November 29, 2018
Area(s) of Interest: Access to Care Hospitals and Health Facilities
California is home to more than 10 million immigrants, representing 27 percent of the state’s population. Many immigrants feel deterred from using health care facilities because of fear that doing so will provoke immigration enforcement actions. Recently, California Attorney General Xavier Becerra issued guidance and model policies to ensure that public facilities across the state remain accessible to all residents, as required by “The California Values Act” law (SB 54), which took effect in January 2018.
With some exceptions, SB 54 limits these local agencies and others, such as school police and security departments, from using money or personnel “to investigate, interrogate, detain, detect or arrest individuals” for immigration enforcement purposes.
The guidance advises the proper role of staff at public facilities if any agency, official, or officer, whether local or federal, seeks to engage in immigration enforcement. Specific model policies were issued for colleges, universities, libraries, health care facilities, courthouses, shelters, and labor agencies.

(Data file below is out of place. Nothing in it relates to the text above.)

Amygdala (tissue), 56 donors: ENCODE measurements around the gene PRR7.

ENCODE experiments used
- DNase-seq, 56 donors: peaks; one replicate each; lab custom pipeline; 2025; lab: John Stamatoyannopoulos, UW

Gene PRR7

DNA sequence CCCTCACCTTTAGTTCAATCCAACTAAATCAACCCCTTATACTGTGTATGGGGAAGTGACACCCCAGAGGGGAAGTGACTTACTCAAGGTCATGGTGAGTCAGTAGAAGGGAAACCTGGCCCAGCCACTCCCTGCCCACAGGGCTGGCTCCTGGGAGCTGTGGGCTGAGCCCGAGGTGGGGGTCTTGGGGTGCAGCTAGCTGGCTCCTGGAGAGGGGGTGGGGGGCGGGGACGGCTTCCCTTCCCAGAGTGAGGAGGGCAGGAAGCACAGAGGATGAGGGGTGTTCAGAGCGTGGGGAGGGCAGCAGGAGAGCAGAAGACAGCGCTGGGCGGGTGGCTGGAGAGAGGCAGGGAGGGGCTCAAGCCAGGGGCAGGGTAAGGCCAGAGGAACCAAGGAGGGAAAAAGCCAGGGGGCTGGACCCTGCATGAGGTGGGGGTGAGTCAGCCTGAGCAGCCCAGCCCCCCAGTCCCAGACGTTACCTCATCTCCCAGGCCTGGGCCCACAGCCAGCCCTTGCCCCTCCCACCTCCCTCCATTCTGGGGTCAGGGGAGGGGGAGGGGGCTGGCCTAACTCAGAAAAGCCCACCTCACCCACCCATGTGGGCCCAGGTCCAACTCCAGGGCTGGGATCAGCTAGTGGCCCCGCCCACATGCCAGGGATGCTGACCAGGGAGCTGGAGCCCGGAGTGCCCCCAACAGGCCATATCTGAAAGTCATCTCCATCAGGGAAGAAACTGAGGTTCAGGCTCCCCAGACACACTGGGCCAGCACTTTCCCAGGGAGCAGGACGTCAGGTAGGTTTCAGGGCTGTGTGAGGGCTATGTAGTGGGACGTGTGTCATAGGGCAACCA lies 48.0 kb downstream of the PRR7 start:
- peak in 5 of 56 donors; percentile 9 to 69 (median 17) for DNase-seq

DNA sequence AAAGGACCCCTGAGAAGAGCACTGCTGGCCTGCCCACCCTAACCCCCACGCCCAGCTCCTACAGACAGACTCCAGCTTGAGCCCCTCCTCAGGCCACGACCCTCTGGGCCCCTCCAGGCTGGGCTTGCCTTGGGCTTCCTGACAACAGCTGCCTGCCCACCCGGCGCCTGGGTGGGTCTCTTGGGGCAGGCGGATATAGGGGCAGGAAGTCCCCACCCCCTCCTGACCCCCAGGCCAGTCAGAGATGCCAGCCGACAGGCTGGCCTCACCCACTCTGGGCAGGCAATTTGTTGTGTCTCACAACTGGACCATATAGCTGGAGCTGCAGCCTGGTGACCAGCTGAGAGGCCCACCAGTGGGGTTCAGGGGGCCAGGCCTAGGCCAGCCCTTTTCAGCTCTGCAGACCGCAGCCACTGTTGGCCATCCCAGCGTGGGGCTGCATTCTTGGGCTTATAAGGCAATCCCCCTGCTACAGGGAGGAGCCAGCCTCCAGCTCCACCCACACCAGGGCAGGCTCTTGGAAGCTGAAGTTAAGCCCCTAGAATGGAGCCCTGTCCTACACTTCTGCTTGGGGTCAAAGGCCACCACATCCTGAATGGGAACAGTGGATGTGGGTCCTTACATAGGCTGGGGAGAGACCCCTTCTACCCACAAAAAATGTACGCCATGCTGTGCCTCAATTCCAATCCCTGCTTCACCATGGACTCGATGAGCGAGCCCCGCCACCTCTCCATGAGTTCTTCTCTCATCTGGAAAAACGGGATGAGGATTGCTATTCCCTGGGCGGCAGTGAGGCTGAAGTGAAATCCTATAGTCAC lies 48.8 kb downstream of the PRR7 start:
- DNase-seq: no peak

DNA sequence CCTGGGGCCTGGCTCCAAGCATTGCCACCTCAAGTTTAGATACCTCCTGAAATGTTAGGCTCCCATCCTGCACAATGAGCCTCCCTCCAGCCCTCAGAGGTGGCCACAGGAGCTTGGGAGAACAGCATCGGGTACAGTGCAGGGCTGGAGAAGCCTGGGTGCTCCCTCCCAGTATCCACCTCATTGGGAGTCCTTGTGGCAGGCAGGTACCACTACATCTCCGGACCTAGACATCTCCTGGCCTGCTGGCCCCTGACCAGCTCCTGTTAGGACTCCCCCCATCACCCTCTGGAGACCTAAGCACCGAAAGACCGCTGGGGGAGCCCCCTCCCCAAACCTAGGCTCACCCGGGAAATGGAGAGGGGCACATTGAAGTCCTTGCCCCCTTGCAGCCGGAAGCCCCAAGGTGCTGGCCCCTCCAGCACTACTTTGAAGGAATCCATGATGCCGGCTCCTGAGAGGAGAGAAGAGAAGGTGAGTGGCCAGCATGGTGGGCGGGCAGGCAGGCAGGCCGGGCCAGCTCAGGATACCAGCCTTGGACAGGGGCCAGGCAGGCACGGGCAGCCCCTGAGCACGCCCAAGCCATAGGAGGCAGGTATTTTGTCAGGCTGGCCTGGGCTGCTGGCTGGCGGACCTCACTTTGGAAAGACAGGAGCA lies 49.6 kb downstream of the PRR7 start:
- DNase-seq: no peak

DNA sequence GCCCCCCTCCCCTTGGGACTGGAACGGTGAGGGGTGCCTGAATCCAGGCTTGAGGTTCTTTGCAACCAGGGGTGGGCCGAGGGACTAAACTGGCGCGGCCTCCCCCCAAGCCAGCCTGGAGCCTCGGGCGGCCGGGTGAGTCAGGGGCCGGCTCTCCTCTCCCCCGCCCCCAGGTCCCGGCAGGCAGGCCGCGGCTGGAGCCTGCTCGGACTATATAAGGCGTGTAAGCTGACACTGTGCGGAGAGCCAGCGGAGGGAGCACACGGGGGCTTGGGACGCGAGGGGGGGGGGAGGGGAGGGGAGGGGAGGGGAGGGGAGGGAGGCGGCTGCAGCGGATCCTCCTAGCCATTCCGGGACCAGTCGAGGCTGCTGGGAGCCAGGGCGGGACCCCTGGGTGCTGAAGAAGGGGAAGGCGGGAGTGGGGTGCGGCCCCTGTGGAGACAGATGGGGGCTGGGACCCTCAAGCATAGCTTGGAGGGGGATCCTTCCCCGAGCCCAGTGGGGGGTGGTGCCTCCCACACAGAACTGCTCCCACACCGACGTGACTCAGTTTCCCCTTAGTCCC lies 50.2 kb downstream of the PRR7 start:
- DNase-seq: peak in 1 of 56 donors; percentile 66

Health care facilities operated by the state are required to “limit assistance with immigration enforcement to the fullest extent possible consistent with federal and state law,” and they can adopt these model policies or equivalent policies. The policies are useful for any health care facility or provider that wants to understand more about federal and state law on this issue.
“The collective health of all Californians, immigrants and non-immigrants, benefits greatly when all have access to the state’s multifaceted health care system, including public health care facilities, community health clinics, hospital systems, and emergency departments,” wrote Attorney General Becerra in the newly issued guidance. “Communicable diseases do not discriminate on the basis of immigration status and, for the health of the population as a whole, neither should the treatment of those diseases.”
The guidance was developed in consultation with a wide range of stakeholders, including the California Medical Association. The model policies will soon be available in Spanish, Traditional Chinese, Vietnamese, Korean, Tagalog and Arabic.
For more information: